Tag: tinnitus

The Truth About Hearing Loss

The Truth About Hearing Loss

amplifon-infographic-thesoundofsilence

This infographic starts off sparse on the information but flows into an unexpected amount of information about hearing loss.

After the Ear

Get it, instead of “after the jump?”  After the big ear graphic, we learn the following:

  • 1 in 10 adults suffer with mild tinnitus, while 1 in 100 notice a big impact on their life.
  • 4 million people in the the UK suffer with undiagnosed hearing loss.
  • Past the age of 40, more men than women will develop hearing loss.
  • 2 million people in the UK currently ear a hearing aid.

The Warning Signs

  • A TV that’s turned up way loud
  • Struggling to follow conversations
  • Becoming withdrawn or isolated
  • Difficulty hearing in background sound
  • Upset when confronted about hearing problems
  • Turn head so ear faces the sound while listening

Stigmas

  • It only happens to old people.  It can happen to anyone, any time.
  • Hearing aids are unsightly.  Modern hearing aids are stylish and almost invisible.
  • Nothing can be done to help.  Deterioration can be prevented.

Tests

Your hearing helps keep you safe – whether it helps you hear a smoke alarm or oncoming traffic.  When you can’t hear, it’s harder to interact with your family, and you miss out on pertinent information.

Professional tests are free, online tests paint a false picture, and it’s best to consult a trained audiologist when it comes to your hearing.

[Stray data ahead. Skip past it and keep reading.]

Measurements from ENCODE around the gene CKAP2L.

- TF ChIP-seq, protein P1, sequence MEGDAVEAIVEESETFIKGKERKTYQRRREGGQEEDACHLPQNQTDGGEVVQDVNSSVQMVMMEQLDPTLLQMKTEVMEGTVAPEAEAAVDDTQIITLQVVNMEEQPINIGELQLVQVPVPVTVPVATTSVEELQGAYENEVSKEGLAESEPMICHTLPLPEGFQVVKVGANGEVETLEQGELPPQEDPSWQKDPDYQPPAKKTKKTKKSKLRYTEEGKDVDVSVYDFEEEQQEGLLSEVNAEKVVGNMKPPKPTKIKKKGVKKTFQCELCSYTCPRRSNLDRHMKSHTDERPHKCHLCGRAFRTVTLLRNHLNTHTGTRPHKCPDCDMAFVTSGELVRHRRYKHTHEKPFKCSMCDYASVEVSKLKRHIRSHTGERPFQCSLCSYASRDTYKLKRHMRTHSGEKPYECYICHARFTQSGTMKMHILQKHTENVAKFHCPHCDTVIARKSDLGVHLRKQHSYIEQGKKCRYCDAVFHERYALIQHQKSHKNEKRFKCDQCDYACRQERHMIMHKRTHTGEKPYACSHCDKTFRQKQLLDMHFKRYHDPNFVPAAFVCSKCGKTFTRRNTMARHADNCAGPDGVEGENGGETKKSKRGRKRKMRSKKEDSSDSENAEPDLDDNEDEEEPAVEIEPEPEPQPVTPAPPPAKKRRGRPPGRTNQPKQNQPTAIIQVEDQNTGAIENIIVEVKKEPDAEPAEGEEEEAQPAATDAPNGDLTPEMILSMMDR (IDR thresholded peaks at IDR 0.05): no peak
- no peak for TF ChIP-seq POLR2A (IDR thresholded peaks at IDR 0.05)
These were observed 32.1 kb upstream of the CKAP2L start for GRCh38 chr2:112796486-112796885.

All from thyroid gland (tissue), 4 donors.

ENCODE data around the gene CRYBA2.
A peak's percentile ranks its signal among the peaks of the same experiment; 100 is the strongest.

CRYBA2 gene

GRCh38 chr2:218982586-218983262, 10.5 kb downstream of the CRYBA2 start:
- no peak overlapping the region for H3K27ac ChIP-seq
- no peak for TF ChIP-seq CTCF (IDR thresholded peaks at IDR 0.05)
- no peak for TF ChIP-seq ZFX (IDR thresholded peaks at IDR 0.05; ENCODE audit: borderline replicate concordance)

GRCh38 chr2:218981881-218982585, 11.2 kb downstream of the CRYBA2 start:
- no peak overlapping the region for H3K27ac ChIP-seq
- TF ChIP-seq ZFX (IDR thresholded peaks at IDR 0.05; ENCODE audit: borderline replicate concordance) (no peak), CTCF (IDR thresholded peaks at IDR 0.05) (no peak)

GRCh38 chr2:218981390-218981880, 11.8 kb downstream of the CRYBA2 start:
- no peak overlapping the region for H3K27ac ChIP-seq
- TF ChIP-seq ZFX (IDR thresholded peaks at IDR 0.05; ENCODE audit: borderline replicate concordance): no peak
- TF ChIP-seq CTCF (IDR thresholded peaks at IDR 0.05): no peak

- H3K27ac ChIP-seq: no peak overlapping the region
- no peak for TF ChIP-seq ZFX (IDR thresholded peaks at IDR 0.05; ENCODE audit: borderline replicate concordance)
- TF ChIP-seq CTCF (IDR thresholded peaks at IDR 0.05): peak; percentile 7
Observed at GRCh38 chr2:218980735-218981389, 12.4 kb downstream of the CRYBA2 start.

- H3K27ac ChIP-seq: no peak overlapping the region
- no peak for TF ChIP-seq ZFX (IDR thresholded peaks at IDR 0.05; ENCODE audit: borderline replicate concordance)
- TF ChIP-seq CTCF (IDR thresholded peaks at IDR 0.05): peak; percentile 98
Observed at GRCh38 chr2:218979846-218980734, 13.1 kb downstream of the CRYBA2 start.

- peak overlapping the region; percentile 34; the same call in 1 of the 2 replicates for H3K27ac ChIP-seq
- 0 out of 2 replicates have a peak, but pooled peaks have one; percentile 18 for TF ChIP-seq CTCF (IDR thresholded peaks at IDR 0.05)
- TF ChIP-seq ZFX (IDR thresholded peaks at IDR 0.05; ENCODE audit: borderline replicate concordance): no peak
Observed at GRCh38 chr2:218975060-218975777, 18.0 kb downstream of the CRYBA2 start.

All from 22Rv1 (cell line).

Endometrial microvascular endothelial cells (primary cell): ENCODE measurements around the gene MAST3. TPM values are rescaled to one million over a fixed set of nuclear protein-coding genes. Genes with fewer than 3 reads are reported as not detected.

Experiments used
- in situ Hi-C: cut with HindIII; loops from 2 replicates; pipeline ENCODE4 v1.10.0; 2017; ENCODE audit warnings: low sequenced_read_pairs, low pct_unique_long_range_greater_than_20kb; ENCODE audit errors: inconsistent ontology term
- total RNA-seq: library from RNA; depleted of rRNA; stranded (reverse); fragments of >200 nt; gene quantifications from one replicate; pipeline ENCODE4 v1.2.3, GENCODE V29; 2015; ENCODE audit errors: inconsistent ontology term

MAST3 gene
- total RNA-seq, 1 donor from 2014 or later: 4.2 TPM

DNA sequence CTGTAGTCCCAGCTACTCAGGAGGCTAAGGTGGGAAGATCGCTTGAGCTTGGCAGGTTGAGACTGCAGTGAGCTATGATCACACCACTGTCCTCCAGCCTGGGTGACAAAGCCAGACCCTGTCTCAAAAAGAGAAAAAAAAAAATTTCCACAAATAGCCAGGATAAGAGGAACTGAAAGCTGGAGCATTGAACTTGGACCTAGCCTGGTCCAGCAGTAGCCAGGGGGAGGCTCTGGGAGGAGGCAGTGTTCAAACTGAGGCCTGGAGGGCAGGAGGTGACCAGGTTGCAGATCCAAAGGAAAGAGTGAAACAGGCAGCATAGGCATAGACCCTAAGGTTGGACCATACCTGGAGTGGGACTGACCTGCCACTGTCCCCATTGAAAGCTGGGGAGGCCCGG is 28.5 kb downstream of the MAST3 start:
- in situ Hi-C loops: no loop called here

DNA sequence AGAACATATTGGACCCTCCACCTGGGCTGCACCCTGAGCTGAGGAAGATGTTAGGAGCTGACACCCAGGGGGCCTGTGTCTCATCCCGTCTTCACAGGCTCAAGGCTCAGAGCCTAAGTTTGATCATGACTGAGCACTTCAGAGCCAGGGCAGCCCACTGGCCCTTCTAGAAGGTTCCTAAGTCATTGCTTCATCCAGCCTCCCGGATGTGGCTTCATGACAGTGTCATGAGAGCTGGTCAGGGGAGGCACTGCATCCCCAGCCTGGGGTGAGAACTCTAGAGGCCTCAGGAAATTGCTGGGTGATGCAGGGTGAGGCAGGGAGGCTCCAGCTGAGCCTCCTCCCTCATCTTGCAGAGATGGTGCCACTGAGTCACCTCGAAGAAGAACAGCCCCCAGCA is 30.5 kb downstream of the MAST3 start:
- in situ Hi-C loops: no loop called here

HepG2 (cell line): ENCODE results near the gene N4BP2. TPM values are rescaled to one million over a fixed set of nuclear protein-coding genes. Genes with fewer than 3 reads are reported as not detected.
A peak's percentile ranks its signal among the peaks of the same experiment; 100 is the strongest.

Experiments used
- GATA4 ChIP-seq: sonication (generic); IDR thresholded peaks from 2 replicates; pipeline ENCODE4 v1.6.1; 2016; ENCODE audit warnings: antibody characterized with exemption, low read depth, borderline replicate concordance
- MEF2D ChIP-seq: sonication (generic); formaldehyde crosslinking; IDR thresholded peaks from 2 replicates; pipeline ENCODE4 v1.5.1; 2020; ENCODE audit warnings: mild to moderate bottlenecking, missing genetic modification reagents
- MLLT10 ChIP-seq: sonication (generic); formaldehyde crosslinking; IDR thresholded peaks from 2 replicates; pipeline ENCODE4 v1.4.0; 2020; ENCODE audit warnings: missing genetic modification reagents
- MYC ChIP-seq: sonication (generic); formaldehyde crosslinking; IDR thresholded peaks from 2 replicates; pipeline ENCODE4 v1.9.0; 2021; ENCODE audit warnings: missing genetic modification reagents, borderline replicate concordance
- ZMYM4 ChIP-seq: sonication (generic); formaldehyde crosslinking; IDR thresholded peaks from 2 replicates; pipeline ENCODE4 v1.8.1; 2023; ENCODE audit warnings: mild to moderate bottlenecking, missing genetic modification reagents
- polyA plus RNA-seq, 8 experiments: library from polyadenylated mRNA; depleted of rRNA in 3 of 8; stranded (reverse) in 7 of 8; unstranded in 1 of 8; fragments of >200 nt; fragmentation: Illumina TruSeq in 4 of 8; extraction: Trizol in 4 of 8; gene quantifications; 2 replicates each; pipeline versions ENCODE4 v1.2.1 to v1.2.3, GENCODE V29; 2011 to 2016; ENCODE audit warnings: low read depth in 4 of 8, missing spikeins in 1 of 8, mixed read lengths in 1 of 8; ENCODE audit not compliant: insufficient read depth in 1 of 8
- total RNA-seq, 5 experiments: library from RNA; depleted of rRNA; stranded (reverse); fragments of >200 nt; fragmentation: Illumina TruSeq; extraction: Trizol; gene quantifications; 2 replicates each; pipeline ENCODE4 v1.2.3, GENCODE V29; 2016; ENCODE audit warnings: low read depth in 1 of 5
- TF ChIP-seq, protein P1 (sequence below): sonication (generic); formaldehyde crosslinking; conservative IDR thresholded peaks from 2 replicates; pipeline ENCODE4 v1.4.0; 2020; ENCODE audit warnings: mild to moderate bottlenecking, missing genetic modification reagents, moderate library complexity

Scorecard

Design:  B+

Striking, visually, and nice use of red and white.

Information:  B-

It would have been nice if they had specified whether the information about testing is true for just the UK (the part about professional tests being free) or in other countries as well.

Source:  Amplifon presents The Sound of Silence by Amplifon

Hearing Loss Statistics Infographic | Hearing Loss Facts

Hearing Loss Statistics Infographic | Hearing Loss Facts

hearing-loss-infographic

Here we have a graphic that brilliantly displays the effects of hearing loss and how to cope with it. The graphic points out that the four main ways people lose their ears are through listening to loud music, spending too much time in an industrial work place with power drills and the like, being exposed to the sounds of a racetrack, and being exposed to the sounds of guns firing for long periods of time. So, how do you know if your ears are being damaged? Well, if someone is standing three feet away from you, but you cannot hear the words coming out of their mouth, then odds are that you are probably in a situation where the noise level is dangerous.

And if you are in a situation like this, you should probably extricate yourself immediately because, as the graphic reveals, once your inner ear hair cells are gone, they don’t come back. We have 15,000 hair cells, but they can deteriorate rapidly if people consistently place themselves in situations where hazardous noise is present. Over 50 million Americans suffer from a disease called Tinnitus, which is a non-stop ringing in the ears that results from prolonged exposure to loud sounds.

The right bar of the graphic discusses how to protect your ears. Earplugs and earmuffs are the most common solutions. Let’s get to the grading segment now.

Design: A

This graphic is a feast for the eyes. Great use of colors and an interesting artistic choice to put an ear in the center of the graphic and have the facts about decimal levels spring from that centerpiece.

Content: A

Useful Hearing Loss facts abound.  The content is also well-organized and flows well while providing many statistics about Hearing Loss.

Infographic Design by Big Oak for The Ear Plug Superstore & Audilio.com

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